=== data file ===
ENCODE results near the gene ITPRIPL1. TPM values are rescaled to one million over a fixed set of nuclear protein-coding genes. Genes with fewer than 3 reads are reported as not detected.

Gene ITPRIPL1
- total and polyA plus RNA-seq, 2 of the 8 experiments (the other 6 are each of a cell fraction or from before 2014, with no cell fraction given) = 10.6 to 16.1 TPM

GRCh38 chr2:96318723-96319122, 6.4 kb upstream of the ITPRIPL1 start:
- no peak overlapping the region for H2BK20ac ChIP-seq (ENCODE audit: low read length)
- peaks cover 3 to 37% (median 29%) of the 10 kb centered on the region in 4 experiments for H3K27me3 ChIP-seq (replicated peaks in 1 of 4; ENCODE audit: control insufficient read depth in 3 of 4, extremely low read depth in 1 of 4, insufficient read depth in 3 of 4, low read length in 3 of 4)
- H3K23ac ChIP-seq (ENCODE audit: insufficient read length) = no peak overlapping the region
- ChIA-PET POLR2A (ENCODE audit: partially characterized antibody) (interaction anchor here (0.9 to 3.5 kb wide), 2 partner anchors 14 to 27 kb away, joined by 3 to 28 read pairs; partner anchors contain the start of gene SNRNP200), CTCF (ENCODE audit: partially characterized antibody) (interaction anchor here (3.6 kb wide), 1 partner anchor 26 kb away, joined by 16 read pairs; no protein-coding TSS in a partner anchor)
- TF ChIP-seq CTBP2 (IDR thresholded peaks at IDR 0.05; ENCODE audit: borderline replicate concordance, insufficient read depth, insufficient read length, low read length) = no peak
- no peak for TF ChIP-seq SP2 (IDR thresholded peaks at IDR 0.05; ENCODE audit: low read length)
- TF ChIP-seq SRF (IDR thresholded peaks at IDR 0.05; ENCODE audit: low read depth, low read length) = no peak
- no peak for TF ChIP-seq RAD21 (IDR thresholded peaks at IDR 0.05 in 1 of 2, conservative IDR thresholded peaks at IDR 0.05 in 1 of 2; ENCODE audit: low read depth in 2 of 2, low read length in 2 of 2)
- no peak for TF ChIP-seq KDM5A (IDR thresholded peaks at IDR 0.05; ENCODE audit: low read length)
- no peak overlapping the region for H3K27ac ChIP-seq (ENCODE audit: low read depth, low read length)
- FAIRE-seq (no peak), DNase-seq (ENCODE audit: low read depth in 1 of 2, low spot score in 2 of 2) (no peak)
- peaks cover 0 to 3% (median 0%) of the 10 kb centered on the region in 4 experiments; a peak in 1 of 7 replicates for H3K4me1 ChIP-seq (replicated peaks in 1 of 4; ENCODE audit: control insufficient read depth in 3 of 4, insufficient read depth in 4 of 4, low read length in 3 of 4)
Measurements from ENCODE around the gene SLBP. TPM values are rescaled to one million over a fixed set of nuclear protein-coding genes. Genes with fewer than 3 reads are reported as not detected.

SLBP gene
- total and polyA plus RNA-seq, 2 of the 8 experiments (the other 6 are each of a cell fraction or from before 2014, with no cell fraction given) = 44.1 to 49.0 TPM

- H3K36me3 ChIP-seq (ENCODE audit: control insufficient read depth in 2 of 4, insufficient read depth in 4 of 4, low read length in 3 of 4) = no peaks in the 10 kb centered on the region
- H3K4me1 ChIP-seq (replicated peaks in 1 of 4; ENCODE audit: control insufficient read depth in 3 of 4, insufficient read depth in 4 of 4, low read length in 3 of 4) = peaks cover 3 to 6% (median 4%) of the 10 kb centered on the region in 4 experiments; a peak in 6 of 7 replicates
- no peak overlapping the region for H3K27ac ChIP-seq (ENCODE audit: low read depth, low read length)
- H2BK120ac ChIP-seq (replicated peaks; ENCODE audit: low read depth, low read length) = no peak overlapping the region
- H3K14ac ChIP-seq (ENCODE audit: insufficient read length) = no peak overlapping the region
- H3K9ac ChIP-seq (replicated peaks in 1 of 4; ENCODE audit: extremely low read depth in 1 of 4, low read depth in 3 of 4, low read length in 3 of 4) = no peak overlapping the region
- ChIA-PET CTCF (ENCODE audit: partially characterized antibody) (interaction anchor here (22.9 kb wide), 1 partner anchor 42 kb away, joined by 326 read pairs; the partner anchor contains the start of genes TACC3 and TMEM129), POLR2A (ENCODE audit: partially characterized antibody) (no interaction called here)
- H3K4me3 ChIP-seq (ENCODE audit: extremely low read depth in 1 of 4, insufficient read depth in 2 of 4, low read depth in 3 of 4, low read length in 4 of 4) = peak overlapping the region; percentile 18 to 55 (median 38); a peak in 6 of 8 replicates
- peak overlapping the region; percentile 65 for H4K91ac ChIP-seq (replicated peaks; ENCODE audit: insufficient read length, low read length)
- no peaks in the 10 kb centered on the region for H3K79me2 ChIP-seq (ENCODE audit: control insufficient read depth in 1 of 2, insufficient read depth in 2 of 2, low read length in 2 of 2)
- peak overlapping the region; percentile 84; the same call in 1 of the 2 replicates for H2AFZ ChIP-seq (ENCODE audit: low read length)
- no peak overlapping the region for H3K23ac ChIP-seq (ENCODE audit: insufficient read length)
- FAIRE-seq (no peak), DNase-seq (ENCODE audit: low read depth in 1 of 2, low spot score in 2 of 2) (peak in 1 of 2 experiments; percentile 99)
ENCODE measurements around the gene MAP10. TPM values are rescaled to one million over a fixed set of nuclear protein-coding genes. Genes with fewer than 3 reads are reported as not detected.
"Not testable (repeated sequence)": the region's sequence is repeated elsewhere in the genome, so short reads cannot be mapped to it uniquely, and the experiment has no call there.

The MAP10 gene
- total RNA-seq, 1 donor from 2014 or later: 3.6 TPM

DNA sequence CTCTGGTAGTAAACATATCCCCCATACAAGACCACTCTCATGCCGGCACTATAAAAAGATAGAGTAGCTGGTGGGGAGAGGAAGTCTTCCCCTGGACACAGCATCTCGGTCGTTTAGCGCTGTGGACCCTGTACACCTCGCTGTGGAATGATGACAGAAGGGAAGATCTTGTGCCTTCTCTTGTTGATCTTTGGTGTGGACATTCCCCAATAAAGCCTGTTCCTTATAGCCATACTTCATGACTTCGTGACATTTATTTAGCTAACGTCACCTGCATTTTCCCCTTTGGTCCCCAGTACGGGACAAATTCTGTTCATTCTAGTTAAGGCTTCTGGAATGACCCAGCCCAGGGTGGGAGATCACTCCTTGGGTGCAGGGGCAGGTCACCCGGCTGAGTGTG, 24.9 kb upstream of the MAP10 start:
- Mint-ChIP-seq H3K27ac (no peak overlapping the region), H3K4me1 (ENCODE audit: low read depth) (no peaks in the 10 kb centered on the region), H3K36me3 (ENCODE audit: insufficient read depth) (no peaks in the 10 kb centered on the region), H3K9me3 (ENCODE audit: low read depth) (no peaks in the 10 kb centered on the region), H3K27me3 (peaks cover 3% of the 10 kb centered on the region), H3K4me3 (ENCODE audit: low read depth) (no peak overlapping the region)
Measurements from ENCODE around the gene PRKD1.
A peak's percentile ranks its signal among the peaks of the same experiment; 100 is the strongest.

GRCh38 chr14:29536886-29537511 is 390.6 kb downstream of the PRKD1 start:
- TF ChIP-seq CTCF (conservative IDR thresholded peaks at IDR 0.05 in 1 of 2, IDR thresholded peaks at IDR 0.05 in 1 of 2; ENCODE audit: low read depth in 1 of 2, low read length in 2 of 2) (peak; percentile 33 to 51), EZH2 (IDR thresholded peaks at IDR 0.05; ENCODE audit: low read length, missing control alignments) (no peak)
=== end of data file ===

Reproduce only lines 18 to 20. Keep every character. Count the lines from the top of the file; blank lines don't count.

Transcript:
SLBP gene
- total and polyA plus RNA-seq, 2 of the 8 experiments (the other 6 are each of a cell fraction or from before 2014, with no cell fraction given) = 44.1 to 49.0 TPM

- H3K36me3 ChIP-seq (ENCODE audit: control insufficient read depth in 2 of 4, insufficient read depth in 4 of 4, low read length in 3 of 4) = no peaks in the 10 kb centered on the region